Cake decorator Julie Hill tells us how this historic tradition is making a comeback.
Years ago, whenever there was a wedding, there was a bride’s cake and a groom’s cake. The groom’s cake was usually sliced, boxed up and sent home with guests. Legend has it that if the unmarried women guests slept with it under their pillow, they would dream of their future husband that night. The tradition died out for the most part, although it still appears at some Southern weddings. In the past, a groom’s cake was usually a fruit cake or a richer flavored cake like chocolate.
Now, the trend with groom’s cakes is to have it reflect the groom’s interests, hobbies, favorite sport or something the couple enjoys doing together. The groom’s cake can be displayed and served at the rehearsal dinner or at the reception alongside the wedding cake. However, care should be taken to not let the groom’s cake upstage the wedding cake—which almost always happens. So, I advise most brides to display the two cakes on separate tables. The cake can be served at the reception as an alternative dessert, or as a late dessert for the wedding party and family. It can also be boxed up and sent home with guests as a wedding favor.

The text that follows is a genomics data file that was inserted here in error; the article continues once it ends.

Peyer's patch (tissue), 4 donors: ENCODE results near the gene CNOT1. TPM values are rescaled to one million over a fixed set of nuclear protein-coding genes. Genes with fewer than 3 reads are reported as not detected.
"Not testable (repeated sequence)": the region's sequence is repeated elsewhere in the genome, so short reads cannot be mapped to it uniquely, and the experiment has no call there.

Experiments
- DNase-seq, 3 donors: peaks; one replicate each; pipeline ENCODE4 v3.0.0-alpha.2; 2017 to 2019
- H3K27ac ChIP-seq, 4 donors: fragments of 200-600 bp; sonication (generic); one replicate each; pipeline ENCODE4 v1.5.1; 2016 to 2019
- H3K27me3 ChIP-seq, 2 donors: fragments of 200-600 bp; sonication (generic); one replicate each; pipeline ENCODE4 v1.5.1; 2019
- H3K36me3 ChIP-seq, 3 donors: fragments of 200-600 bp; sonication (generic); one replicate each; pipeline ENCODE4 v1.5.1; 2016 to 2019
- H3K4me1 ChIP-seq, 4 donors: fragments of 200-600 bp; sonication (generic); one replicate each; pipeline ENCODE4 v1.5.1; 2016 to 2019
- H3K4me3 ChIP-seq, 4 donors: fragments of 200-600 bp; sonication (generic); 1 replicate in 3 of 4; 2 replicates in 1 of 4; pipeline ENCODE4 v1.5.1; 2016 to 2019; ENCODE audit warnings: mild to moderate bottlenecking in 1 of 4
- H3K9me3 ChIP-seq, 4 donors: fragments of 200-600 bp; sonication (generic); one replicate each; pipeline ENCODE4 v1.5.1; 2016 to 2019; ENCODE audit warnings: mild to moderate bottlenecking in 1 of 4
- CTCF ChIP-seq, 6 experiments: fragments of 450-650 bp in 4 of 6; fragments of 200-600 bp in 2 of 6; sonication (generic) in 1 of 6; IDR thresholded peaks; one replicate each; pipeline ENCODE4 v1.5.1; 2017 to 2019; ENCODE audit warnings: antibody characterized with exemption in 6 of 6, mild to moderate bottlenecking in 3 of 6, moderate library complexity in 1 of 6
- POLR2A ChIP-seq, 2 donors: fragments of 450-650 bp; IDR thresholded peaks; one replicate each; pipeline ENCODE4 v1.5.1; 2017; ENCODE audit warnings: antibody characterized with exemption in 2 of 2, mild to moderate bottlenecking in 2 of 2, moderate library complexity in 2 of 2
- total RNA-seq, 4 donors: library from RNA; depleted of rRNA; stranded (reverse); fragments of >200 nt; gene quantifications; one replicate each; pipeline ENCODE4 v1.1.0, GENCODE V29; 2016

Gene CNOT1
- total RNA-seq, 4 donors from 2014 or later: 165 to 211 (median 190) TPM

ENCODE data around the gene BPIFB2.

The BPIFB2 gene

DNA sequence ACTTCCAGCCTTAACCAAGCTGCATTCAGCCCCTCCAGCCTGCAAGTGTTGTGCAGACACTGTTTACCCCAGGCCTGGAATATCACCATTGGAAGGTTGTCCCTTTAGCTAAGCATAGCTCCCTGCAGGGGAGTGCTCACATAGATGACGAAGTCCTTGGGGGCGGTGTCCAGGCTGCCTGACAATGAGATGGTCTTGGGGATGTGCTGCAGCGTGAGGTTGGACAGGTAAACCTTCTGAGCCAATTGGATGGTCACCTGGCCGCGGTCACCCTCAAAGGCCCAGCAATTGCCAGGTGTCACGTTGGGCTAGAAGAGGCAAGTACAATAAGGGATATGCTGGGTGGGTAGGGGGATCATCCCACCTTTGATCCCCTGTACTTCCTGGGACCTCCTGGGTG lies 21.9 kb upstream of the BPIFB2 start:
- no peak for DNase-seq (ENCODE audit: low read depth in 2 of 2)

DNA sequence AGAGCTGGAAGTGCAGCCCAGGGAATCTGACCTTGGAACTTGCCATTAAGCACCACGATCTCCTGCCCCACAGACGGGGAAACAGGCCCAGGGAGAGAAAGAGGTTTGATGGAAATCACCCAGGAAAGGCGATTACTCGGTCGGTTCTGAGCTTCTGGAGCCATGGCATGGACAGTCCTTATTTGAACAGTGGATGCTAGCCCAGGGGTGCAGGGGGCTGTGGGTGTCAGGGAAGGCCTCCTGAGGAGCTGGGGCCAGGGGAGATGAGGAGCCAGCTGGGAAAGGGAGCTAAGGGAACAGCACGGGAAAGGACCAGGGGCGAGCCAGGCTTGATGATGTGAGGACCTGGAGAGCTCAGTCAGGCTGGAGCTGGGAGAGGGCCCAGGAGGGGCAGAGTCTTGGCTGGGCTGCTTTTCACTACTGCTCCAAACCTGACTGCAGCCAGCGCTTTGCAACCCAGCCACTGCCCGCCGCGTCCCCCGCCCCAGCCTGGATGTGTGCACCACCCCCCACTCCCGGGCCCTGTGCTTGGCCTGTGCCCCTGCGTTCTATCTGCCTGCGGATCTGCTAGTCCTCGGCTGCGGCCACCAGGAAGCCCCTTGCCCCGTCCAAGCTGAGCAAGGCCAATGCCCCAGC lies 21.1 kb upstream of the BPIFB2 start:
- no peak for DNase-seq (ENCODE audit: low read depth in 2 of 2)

In Utah, I’ve found that most brides like to surprise their groom with the cake as a special gift at the reception. The cost of this gift depends on the size and design of the cake. In general basic designs range from $4.50 to $5 per serving. I do have a $100 minimum, so, generally speaking, this means a sculpted cake would start at $100 and go from there depending upon the complexity of the design and the size of the cake.
My business, Layers, is a business I started in 2008 where I design and bake custom cakes. My cakes are different from other cakes because they’re custom designed to be whatever you want them to be. Essentially, you are the designer. You tell me what you want for a wedding, a birthday or any occasion you want and I will do it for you.
277 Hidden Lake Dr. in Bountiful
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